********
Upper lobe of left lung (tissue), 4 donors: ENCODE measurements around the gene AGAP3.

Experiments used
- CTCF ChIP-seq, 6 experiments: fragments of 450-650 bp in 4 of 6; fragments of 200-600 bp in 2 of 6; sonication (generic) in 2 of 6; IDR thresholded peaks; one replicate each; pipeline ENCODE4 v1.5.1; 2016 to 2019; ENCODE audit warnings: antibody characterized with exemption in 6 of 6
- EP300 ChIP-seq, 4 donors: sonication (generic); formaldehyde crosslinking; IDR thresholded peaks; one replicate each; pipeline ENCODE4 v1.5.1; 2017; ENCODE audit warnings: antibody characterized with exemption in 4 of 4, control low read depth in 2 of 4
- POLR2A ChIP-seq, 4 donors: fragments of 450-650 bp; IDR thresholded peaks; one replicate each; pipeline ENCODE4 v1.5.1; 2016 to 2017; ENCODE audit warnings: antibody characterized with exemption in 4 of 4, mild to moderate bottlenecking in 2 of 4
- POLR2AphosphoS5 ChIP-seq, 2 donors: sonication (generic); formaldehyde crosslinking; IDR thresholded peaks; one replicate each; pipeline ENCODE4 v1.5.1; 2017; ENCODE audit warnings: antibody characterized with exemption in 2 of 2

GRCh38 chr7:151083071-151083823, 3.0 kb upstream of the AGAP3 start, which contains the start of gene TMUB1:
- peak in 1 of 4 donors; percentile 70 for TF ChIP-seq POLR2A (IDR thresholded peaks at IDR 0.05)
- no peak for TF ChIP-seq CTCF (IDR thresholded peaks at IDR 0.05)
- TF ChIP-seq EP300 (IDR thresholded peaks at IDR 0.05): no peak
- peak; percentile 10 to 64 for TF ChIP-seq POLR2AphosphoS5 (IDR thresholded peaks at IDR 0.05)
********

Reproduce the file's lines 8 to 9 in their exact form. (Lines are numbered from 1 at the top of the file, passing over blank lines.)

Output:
- peak in 1 of 4 donors; percentile 70 for TF ChIP-seq POLR2A (IDR thresholded peaks at IDR 0.05)
- no peak for TF ChIP-seq CTCF (IDR thresholded peaks at IDR 0.05)